Kingsolver and her husband, a chemist at the University of Arizona, have been remodeling this cabin for five years, incorporating original beams into a practical and beautiful modern design. The couple did all the work themselves, consulting how-to's from the local library. Complimented on the extensive tile work, much of which she laid herself, Kingsolver quips, “It represents about 12 nervous breakdowns.”

Raised in rural Kentucky, she grew up among farmers. “Our county didn't have a swimming pool and I didn't see a tennis court until I went to Depauw,” says Kingsolver, 35. “I didn't grow up among the suburban middle-class. If I wrote a novel with that background, I'd have to do research. It's not that I try to write about poor people or rural people, I am one myself. It's important to illuminate the lives of people who haven't been considered glorious or noteworthy.”

Some critics contend that Kingsolver's characters live on the margins of society. “That's a shock to me,” she bristles. “I write about people who are living in the dead center of life. The people who are actually living on the margins of society are those you see on Lifestyles of the Rich and Famous. I like to remind people that there's nothing wrong with living where we are. We're not living ‘lives of quiet desperation,’ but living in the joyful noise of trying to get through life.”

Kingsolver claims she was always a writer. “Eudora Welty, Carson McCullers and Flannery O'Connor were the stars in my sky as a child,” she says. Later she was influenced by Doris Lessing and Ursula LeGuin, with Faulkner as the one male admitted into her personal constellation. “But I couldn't figure out how you could manage to get paid for being a writer or that you could do it for a living,” she says. Beginning in college and through two years traveling in Europe, she took a number of jobs: typesetter, X-ray technician, copy editor, biological researcher and translator of medical documents. After graduate school at the University of Arizona, she became a science writer. Armed with a single creative writing course at Depauw and later a class with author Francine Prose in Arizona, Kingsolver “sneaked” slowly into freelance journalism, selling pieces to the Progressive, the Sonoran Review, Smithsonian, and gradually into short story writing for Mademoiselle and Redbook.

In 1983, Kingsolver began a book on the long, bitter copper strike against the Phelps Dodge Corporation in Arizona, focusing on the women—mostly union wives—in the isolated company town of Clifton. “People's internal landscapes turned out to be so interesting. The women earned a sense of themselves and their own value and personal power. When I first interviewed them, they'd say things like they didn't go out of the house without their husband's permission. By the end of the strike, these same women were going on national speaking tours.” A year later, she'd written half of the book, but her agent was having a hard time placing it.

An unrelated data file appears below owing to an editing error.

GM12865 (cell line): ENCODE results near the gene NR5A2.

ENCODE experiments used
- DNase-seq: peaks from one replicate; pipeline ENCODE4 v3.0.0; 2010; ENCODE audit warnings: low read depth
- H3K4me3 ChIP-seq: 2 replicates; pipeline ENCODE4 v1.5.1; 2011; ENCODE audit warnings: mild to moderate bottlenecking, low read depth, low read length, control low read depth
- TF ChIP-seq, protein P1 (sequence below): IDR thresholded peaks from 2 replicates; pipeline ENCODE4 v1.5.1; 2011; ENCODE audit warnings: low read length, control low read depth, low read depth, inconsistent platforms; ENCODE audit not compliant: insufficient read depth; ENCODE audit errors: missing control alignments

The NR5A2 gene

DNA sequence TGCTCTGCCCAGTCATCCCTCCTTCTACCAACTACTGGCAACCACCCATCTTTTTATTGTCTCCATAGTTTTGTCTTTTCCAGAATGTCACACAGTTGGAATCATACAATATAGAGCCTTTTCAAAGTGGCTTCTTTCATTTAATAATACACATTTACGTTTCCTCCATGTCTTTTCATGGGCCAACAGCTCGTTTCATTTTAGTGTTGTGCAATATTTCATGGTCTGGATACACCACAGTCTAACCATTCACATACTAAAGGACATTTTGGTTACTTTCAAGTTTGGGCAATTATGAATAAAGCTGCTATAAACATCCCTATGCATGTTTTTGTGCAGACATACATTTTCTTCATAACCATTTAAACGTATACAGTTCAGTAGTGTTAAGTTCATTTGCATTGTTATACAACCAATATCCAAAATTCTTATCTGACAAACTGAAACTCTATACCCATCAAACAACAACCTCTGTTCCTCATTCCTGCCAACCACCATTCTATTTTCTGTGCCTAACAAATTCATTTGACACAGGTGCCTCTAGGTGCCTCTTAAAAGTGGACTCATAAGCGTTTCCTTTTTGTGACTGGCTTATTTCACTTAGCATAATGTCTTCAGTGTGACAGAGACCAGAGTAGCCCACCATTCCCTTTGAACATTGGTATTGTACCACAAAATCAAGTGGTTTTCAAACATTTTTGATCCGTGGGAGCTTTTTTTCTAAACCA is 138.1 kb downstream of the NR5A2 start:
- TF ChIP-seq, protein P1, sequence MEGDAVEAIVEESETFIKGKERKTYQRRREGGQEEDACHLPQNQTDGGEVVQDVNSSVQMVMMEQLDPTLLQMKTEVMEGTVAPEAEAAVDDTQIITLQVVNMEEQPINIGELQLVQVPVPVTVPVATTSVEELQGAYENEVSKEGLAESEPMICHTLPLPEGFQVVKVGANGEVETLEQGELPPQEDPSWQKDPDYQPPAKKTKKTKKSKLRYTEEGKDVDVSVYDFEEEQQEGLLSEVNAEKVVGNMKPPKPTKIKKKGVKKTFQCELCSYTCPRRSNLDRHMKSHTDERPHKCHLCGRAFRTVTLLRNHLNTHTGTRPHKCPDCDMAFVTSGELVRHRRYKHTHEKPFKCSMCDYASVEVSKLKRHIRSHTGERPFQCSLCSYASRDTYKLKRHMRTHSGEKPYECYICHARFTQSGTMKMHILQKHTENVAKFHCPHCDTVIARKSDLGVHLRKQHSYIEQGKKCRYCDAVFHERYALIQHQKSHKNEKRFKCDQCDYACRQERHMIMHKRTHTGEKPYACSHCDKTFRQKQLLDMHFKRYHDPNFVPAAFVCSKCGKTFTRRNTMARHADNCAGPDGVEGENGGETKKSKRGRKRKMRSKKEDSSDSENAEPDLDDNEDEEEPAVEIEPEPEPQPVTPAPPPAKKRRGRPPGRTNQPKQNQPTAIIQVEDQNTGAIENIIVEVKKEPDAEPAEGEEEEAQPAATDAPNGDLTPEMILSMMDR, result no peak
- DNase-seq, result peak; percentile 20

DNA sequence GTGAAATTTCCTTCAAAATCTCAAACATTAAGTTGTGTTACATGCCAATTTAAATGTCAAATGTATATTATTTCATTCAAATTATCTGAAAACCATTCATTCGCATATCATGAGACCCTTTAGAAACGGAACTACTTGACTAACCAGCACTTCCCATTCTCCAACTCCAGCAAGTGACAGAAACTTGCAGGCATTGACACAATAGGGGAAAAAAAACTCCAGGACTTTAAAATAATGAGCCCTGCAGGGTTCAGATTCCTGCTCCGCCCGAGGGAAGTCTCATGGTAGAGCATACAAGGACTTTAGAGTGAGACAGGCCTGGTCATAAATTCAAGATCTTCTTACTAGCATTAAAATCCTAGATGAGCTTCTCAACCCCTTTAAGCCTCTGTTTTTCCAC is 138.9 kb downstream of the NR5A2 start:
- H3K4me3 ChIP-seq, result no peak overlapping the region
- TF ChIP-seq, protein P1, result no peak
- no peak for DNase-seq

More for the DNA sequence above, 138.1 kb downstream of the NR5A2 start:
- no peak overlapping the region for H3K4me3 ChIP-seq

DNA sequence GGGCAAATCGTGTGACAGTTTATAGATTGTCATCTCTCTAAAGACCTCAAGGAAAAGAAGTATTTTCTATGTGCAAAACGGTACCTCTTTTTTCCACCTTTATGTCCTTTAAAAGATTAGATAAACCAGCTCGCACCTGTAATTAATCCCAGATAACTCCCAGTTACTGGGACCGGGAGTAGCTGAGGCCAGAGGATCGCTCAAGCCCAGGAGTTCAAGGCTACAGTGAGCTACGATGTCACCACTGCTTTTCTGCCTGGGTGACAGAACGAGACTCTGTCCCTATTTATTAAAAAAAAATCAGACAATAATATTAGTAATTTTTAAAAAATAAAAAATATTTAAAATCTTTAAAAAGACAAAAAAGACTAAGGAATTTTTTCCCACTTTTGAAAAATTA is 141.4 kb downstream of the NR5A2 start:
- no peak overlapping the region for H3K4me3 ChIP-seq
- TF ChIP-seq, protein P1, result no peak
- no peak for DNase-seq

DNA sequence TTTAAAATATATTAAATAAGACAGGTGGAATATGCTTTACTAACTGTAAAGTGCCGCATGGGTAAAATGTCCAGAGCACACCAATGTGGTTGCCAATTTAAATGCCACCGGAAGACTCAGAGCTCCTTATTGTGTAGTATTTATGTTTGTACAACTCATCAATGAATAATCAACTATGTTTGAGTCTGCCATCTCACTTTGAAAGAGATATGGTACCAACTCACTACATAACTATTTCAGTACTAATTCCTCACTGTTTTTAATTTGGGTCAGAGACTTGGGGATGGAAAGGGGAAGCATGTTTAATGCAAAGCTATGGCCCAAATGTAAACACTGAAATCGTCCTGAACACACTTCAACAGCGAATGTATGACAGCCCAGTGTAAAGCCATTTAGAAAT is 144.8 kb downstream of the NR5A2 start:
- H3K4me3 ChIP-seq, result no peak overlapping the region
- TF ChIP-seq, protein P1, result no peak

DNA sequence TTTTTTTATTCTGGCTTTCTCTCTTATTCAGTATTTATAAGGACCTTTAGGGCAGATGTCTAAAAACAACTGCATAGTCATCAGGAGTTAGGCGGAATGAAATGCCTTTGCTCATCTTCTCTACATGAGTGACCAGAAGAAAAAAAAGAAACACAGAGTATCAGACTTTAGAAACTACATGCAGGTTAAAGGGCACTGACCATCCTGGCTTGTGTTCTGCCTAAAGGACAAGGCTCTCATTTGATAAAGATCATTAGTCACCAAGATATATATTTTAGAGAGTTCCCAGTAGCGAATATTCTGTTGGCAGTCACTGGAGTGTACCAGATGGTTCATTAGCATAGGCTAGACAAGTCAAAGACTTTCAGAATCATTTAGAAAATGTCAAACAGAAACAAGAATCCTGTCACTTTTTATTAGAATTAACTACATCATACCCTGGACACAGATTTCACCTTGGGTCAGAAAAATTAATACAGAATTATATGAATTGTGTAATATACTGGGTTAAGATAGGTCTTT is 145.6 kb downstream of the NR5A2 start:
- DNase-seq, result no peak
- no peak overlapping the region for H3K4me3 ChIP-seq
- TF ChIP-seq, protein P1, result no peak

Kingsolver went back to freelance work. In 1985, she found herself pregnant and suffering from terrible insomnia. Her doctor recommended that she scrub the bathroom tiles with a toothbrush. Instead she sat in a closet and began to write The Bean Trees—about a woman who leaves a rural life in Kentucky for the urban world of Tucson, where she encounters the sanctuary movement. “I saw that book as a catalogue of all the things I believe in, and not in any way commercial.” If baby Camille hadn't been three weeks late, Kingsolver observes, she might not have finished the novel. Her agent, Frances Goldin, read the book overnight and called in the morning to say she wanted to auction it. “I look back on that time as a never-never land,” says Kingsolver. “To be able to write with no one looking over your shoulder! Now I try to pretend I'm back in that closet.”

She took her advance from The Bean Trees, finished Holding the Line (published by ILR Press of Cornell University in 1989) and began a book of short stories that she was determined would be different from her first novel. “People always say that a first novel sounds so much like the author,” says Kingsolver. “I think that's certainly true of The Bean Trees. The voice of Taylor, the main character, was very strong, and she wanted to tell all of my stories. I've had to lock her away.” In Homeland and Other Stories, Kingsolver again dealt with many of the same political themes, but seen through the eyes of a menopausal woman, a male biology teacher, an old Native American woman and other so-called “marginal” characters. “In Homeland, I was really stretching my voice and trying to break into the land of real fiction,” she says.

In Animal Dreams, the author has taken all of her previous themes—Native Americans, U.S. involvement in Nicaragua, environmental issues, parental relationships, women's taking charge of their own lives—tossed them into a literary pot and created a perfectly constructed novel. In the book, Codi Noline—bereft of her sister, who's left for Nicaragua to fight for social justice—returns to her hometown where she confronts her painful past, a father afflicted with Alzheimer's, family tragedy and an environmental disaster. “Animal Dreams is about five novels,” concedes Kingsolver. “About two-thirds of the way through I realized I wasn't just a fool; I had jumped out of a plane and the parachute wouldn't open. I wanted to go back to bed, but Harper had already designed the book jacket.” She turned on the answering machine, yelled at her family, pollinated the squash and set about answering the questions she had asked.